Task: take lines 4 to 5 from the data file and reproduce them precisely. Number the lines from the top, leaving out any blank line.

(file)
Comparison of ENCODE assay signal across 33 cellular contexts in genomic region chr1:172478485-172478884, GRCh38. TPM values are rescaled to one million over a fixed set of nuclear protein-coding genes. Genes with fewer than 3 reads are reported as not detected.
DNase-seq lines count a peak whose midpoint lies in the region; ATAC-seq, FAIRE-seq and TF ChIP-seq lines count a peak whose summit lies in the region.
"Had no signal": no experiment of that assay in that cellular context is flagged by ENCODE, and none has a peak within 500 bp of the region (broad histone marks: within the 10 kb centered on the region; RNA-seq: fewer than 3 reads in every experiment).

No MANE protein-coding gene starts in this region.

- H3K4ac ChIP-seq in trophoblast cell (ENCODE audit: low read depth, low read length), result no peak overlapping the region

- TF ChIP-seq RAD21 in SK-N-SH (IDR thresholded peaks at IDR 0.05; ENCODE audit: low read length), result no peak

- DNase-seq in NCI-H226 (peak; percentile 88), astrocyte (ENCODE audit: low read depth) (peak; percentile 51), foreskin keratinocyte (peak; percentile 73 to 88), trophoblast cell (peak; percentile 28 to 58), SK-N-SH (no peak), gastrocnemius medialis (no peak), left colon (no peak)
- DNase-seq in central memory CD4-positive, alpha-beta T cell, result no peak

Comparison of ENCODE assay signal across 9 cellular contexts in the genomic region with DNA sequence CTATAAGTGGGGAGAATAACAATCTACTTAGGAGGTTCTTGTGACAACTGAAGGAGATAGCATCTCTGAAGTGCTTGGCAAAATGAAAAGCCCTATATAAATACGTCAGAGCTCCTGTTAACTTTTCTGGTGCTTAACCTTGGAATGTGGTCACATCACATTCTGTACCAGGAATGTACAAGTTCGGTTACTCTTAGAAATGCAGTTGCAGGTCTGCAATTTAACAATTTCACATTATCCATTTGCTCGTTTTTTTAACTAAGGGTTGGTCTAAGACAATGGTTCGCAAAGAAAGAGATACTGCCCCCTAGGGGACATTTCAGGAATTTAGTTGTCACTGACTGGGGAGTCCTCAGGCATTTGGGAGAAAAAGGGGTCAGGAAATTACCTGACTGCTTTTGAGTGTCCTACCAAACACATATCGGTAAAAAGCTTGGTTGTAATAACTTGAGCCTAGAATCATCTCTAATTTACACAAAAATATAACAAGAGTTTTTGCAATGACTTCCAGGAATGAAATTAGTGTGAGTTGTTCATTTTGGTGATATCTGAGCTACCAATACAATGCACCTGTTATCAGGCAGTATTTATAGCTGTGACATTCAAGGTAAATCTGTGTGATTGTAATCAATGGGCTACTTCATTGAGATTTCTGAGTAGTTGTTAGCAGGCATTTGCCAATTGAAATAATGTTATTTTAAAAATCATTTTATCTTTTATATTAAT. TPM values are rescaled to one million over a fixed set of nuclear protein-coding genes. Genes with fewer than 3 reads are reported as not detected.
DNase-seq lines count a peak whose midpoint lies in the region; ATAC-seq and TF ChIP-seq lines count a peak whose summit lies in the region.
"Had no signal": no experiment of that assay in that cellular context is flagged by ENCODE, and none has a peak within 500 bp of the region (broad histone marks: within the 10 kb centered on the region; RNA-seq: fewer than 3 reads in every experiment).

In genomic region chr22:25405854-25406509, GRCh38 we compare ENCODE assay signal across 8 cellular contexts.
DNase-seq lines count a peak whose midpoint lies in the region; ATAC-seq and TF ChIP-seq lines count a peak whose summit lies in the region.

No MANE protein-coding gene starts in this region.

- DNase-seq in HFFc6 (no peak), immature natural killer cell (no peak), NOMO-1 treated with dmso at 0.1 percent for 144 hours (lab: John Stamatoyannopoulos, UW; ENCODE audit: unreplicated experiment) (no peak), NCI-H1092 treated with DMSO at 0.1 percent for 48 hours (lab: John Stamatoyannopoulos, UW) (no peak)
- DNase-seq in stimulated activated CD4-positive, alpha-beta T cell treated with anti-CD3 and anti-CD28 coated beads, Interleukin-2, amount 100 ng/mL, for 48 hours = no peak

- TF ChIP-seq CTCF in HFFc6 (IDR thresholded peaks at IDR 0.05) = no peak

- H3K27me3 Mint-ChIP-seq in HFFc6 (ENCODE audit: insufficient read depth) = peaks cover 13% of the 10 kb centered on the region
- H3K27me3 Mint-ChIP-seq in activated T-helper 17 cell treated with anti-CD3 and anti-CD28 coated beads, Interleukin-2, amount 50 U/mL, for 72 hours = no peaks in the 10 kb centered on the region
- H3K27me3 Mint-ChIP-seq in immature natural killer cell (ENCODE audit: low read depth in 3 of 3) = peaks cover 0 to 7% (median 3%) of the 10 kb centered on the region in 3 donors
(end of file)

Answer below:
No MANE protein-coding gene starts in this region.

- H3K4ac ChIP-seq in trophoblast cell (ENCODE audit: low read depth, low read length), result no peak overlapping the region